Welcome to Janum Kjøt
Janum Kjøt is a huge stone - a so-called erratic block, which is owned by the Geological Society of Denmark.
Janum Kjøt is one of Denmark's largest erratic blocks. During the Ice Age approximately 22,000 years ago, the stone was transported by the ice from Middle Sweden. The glacier brook came to a halt approximately 19,000 years ago and turned into dead ice. The stone finally melted away from the dead ice approximately 15,000 years ago. Read more about erratic blocks on DGF's website atwww.2dgf.dk.
Janum Kjøt consists of the rock granite. Different types of lichen grow on Janum Kjøt including Irish lichen, which is rare in Denmark. Reindeer lichen is one of the commonly known types, which is used in Christmas decorations for example.
Nature in the area is protected as grassland and heath. Grasslands are areas dominated by grass with small patches of scrub often on dry ground such as steep slopes and hills without any cultural impact other than grazing. Grasslands are often stony land poor in nutrients, which can only be used as pastures.
Heaths have come about as a result of clearing and burning forests in favour of cultivating grain. However, the cultivated areas were quickly depleted, which has resulted in acid soil conditions poor in nutrients that could only be used for grazing. During this process, a plant community of scrub came about including heather, whortleberry and crowberry.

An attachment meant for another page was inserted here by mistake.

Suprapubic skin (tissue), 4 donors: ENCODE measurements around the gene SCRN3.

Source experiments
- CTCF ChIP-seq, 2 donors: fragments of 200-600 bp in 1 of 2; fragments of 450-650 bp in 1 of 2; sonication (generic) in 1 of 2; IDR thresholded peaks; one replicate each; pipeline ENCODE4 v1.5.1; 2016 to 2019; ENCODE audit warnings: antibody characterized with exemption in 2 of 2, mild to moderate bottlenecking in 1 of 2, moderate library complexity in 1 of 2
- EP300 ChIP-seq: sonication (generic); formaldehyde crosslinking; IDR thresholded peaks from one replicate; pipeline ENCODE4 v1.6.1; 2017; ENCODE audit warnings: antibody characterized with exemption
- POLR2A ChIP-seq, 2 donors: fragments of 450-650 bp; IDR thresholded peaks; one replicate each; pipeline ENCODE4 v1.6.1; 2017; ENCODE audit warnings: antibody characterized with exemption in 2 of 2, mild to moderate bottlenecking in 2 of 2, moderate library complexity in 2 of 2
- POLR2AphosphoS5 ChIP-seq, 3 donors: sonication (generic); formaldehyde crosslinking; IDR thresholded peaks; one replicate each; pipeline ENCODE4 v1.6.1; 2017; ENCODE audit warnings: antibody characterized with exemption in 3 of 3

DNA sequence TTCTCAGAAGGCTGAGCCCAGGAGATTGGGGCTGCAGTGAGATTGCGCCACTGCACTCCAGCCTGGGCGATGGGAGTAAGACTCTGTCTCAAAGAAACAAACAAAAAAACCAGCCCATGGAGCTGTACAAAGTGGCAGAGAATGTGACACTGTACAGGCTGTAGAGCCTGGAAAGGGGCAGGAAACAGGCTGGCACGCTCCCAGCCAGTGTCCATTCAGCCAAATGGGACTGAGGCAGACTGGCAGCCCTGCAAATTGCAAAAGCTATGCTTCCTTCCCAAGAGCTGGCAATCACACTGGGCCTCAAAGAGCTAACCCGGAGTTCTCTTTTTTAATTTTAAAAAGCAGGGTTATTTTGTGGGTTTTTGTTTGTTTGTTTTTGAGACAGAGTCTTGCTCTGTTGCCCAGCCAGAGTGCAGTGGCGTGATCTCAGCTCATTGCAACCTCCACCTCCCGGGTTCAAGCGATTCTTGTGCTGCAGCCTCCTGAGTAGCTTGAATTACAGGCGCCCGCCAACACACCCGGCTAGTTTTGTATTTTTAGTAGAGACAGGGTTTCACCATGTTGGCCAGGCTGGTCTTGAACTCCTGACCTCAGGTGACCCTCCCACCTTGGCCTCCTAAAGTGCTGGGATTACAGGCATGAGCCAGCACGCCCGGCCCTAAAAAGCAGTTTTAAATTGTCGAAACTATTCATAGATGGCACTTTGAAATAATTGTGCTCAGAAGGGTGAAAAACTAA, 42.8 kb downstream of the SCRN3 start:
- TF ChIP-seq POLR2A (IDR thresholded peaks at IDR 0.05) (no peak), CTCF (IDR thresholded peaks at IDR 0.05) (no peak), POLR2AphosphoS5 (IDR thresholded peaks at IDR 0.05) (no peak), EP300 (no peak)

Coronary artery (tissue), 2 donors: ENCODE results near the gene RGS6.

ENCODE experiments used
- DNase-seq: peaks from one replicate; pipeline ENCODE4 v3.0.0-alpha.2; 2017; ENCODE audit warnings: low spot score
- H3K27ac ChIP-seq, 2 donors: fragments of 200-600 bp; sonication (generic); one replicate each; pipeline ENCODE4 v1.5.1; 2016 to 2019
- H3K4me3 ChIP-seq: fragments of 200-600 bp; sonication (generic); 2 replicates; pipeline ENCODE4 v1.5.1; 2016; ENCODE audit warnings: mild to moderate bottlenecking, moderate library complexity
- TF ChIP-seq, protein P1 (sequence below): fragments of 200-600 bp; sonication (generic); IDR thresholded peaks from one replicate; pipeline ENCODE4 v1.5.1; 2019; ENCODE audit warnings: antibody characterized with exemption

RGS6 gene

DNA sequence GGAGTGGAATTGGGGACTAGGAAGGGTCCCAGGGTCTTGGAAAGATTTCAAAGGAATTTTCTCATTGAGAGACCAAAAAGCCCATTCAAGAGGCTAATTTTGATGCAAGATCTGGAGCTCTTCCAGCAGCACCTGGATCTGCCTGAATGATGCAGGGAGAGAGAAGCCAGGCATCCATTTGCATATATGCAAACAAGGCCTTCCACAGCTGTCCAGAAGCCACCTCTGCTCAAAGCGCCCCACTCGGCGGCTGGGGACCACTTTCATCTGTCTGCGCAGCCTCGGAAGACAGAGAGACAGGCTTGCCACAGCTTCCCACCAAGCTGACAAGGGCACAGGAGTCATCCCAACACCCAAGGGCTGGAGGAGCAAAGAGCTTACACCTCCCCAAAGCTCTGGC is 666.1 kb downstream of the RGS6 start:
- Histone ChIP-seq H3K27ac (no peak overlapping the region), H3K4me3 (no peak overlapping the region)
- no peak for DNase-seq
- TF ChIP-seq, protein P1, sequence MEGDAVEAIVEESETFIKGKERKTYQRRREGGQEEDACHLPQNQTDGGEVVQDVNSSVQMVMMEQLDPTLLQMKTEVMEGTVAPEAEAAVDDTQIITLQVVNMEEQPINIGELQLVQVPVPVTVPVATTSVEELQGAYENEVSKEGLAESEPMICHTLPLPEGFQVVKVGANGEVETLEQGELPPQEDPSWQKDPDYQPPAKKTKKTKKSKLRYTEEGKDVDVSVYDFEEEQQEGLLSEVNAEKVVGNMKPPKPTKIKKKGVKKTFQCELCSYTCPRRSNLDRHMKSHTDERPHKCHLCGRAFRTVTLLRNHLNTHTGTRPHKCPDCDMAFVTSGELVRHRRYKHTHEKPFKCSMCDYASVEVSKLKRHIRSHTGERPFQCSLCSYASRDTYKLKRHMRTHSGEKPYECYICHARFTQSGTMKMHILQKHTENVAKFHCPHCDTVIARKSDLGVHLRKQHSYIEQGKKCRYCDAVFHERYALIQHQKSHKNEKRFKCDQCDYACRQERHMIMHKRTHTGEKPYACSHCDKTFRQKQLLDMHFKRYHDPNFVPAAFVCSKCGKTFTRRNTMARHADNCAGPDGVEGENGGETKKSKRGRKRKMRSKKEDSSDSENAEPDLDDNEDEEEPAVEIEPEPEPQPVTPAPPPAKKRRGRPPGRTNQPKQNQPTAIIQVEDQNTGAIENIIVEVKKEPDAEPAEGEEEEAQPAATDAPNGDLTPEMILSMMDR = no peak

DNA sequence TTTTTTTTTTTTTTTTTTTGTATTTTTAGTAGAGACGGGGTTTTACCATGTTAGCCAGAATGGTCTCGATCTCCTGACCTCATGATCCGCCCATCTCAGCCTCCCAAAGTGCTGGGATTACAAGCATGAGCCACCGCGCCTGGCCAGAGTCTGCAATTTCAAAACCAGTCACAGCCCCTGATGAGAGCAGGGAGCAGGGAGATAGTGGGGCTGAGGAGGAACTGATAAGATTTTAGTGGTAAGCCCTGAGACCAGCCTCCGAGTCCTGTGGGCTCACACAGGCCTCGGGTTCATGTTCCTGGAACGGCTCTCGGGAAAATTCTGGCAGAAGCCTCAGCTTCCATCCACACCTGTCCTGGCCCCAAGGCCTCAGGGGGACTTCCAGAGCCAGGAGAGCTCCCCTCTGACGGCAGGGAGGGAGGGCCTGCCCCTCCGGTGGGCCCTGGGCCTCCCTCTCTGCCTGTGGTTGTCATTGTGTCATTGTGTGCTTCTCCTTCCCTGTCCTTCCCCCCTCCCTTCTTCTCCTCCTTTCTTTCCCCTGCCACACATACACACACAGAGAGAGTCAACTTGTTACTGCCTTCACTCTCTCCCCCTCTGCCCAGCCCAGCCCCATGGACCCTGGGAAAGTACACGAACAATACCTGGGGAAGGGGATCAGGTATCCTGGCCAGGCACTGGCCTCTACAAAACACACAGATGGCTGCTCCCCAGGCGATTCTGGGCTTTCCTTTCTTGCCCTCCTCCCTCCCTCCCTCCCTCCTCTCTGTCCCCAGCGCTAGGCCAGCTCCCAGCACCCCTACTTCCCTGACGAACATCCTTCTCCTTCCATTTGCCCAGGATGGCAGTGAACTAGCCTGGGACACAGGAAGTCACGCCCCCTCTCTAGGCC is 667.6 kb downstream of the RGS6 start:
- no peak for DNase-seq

The Lundhøje conservation
The Lundhøje conservation area is a landscape conservation area on privately owned land. The area became a conservation area in 1967, where the aim was to protect four ancient burial mounds and the view, which at that time was in danger of being hidden by a conifer plantation. The giant stone, Janum Kjøt, is also listed. This was done in 1932.
Today, there are still traces of the plantation operations at Lundhøje in the form of deep furrows made with a so-called Tolne plough, which was used in forestry around 1950.
Egebjerg conservation area
Close to this is the state-owned conservation area. Egebjerg is a hilly heath area of 7.5 hectare with many oak trees and burial mounds, which cattle graze on. There is a splendid view from Egebjerg, where the highest point is 60 metres above sea level. It is possible to walk to Egebjerg from Lundhøje along the designated hiking path.
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